If you want to know why students should connect with their professors think of this sad image: There she is sitting in her office surrounded by books and maybe a wilting plant. The Lonely Professor. Piles of papers on her desk and no one comes to see her. She has her lonely apple for lunch. She thinks about the students she sees in her classes and wonders what they are doing now. They certainly are not in her office, that is for sure.
Well—maybe that is a bit dramatic. But I do know that I have had those moments when teaching where I did wonder where my students were. Not that I did not have enough to do—in addition to teaching I was usually doing something else like being a dean or director of some program. And I had papers to correct, course plans to create. There was always enough to do. But there was sometimes that missing element… connecting one-on-one with my students. Maybe this phenomenon of the lonely professor exists because students don’t know why they should connect with their professors.
In my own experience as an undergraduate, I remember long talks with utterly brilliant faculty and being handed a stack of books to use in a paper.
Where are the students of today? A recent conversation with a student who was sure he was failing a paper for a course revealed that he was afraid to tell the professor how confused and behind he was. He was so embarrassed that he was willing to risk an otherwise stellar GPA dropping several points. So he never connected with the professor who could have saved him.
I have had students who placed people with the title of professor in an exalted light rendering them intimidating. But the intimidation factor plays into the failure of students to connect with professors an see them as allies and collaborators with them in achieving their hopes, dreams and goals.
There is the reality of a power relationship. Professors do give grades. That is a lot of power. But they also tend to enter the field with two interests—sharing a subject they care about and caring about the students they teach. Some faculty give more weight to one than the other but both are part of what draws them to the work. It pains professors to give failing grades. But that power held in the giving of grades can also be a source of fear for the student. The fear is that if a student asks questions or reveals weakness they will be judged as lacking and less worthy. And so students do not connect with their professors.
That fear of being judged as less than – which we all face at different times of our lives—plays out particularly for first generation students. The reality is that asking questions or even asking for help by connecting with a professor is a sign of interest and curiosity. Faculty begin their work by asking questions about our world. When students bring their questions to us they are engaging us in discourse on something we care about and want others to understand. It is not a sign of deficit but of interest to ask. It is just fine and the best way to connect with professors.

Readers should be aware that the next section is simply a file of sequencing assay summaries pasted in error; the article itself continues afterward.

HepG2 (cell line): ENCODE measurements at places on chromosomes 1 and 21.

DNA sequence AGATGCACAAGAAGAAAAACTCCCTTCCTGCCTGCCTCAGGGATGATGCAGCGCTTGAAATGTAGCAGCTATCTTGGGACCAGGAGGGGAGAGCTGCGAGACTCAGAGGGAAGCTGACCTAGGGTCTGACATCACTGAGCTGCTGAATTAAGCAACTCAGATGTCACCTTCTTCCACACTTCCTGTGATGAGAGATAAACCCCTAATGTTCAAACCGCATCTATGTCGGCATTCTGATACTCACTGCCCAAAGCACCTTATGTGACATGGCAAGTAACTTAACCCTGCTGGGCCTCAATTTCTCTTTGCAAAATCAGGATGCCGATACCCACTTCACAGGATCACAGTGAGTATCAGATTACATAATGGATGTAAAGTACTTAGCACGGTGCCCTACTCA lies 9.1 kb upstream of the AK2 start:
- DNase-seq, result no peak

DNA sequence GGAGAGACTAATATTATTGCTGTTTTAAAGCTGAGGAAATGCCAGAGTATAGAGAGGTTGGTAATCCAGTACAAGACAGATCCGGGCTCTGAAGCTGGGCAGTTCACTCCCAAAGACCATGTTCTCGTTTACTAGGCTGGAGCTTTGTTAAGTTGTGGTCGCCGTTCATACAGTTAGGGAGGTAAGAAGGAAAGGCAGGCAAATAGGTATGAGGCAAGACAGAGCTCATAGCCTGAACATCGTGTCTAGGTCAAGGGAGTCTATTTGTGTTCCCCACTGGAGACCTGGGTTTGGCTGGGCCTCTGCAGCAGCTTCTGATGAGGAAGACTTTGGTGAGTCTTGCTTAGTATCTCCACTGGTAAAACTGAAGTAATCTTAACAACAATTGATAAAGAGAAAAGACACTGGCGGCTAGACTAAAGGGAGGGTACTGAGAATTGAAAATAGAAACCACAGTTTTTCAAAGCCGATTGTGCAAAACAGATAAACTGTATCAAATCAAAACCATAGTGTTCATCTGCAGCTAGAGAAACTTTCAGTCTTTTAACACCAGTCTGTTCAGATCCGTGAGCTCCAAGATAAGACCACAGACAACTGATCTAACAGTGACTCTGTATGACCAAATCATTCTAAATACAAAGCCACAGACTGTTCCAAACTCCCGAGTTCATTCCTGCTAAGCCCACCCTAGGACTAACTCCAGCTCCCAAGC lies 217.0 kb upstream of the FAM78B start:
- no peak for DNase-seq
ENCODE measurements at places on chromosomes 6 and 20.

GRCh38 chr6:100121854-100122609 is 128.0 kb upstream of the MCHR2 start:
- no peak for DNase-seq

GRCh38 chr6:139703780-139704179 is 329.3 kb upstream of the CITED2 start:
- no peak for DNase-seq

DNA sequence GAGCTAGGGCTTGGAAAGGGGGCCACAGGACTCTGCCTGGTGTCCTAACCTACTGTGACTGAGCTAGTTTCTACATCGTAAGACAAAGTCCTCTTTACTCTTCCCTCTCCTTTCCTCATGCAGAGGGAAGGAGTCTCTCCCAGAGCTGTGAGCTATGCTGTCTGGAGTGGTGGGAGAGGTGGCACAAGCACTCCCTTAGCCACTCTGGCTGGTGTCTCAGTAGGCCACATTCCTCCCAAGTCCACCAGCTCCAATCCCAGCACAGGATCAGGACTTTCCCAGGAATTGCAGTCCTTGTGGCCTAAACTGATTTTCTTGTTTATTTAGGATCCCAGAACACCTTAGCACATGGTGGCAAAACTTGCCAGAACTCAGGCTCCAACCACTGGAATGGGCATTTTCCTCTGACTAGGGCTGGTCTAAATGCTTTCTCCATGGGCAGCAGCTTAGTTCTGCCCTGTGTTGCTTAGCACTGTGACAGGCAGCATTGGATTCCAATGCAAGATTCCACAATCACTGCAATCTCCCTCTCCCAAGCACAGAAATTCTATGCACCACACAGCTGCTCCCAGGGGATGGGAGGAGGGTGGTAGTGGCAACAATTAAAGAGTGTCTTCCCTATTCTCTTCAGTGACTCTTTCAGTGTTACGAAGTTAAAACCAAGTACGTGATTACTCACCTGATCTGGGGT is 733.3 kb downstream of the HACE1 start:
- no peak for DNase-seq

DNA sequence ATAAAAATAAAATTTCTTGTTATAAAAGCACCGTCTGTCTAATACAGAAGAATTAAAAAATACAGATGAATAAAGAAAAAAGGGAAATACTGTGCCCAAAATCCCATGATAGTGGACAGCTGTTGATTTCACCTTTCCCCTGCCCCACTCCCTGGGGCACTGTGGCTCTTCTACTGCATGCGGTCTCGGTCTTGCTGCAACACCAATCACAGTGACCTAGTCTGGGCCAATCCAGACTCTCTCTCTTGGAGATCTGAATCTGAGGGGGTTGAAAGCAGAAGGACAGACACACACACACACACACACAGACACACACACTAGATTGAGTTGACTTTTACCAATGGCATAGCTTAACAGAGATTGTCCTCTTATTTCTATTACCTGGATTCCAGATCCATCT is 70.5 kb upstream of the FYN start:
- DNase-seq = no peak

I know a student who said that he owed his 4.0 GPA to having built ties with his professors whom he felt he could ask questions. They, in turn, saw drive and curiosity in his inquiries leading them to offer him chances to do the kind of research that lead him to a course of study as a PhD student in a top university.
So here are reasons to connect with professors:
· First is always to see how to succeed in the class or subject area. It is fair to ask a professor what they look for in an A student or better yet what they want you to learn from their course.
· Faculty relationships need to be cultivated for professional reasons. They may know of job opportunities. They have colleagues who can lead to slots in grad schools. They can be references.
· A reason for connecting with a professor is conversation on what life might become. Professors can share their own experiences or those of alumni to help students see directions their own lives might take.
· A conversation about the shape or theme of a paper could lead to shared understandings about each other’s backgrounds and perspectives.
· There are definitely times when a student needs to be lifted out of a morass of his or her own creation. This can be the paper or exam that was a disaster or a matter in the student’s personal life where the professor can be the wise adult.
· There can be strategy sessions on how to manage relationships with other colleagues or college processes.
· Sometimes they buy you lunch or coffee. I have had pretty horrible lunches in student centers and better ones in faculty dining rooms with students, but always fascinating conversations.